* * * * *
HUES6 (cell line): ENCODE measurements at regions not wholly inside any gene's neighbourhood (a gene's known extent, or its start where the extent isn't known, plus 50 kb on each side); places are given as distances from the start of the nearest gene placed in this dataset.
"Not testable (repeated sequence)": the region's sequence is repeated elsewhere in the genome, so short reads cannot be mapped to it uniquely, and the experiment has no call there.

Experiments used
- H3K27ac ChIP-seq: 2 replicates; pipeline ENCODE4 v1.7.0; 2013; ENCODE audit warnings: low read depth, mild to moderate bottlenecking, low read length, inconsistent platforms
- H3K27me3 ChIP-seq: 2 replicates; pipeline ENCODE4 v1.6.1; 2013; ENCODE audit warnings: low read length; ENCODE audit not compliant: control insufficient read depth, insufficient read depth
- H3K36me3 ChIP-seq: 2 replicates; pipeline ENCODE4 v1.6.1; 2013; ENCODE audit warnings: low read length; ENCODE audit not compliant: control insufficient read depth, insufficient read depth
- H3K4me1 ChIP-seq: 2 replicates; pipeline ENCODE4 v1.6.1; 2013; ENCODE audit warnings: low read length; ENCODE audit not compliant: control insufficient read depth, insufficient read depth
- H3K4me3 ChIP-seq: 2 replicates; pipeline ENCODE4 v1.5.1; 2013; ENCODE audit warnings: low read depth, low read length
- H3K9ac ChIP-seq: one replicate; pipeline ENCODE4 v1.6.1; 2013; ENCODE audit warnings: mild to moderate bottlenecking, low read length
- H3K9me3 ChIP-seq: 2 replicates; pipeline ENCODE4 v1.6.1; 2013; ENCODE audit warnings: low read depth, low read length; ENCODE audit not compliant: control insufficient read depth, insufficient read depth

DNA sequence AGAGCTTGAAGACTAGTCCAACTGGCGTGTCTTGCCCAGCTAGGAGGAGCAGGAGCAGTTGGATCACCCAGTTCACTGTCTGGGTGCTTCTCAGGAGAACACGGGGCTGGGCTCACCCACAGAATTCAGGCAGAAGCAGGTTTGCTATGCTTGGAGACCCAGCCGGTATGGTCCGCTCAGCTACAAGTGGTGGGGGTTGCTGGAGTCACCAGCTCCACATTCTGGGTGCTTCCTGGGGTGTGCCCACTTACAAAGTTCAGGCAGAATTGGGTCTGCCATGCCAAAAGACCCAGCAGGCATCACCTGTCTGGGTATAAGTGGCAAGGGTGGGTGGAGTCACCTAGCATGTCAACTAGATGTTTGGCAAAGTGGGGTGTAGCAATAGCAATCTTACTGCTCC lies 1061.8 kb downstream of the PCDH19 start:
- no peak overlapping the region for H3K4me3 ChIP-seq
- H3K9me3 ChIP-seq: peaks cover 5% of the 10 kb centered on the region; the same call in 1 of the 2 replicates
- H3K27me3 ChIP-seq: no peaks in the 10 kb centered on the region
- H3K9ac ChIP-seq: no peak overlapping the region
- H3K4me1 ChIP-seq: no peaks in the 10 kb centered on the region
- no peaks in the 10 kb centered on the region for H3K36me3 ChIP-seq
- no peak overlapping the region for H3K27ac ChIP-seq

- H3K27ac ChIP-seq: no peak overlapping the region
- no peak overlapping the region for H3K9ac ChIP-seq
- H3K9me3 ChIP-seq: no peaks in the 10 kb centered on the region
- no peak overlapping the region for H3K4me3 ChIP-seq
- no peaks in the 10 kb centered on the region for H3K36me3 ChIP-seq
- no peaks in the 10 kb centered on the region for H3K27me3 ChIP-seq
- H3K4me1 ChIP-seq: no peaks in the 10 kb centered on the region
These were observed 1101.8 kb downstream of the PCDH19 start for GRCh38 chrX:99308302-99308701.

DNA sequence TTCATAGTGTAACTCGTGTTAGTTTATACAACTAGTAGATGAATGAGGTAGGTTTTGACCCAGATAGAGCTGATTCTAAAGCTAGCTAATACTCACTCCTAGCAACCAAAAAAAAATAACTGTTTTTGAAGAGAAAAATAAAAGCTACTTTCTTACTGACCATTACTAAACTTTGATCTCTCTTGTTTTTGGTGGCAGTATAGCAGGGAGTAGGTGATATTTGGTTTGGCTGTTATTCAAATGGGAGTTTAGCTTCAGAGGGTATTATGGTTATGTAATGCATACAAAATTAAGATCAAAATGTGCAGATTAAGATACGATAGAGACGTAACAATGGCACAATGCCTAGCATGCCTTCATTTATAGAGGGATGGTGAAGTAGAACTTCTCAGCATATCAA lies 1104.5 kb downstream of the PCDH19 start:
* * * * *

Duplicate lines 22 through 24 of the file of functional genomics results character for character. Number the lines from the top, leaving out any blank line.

- no peak overlapping the region for H3K4me3 ChIP-seq
- no peaks in the 10 kb centered on the region for H3K36me3 ChIP-seq
- no peaks in the 10 kb centered on the region for H3K27me3 ChIP-seq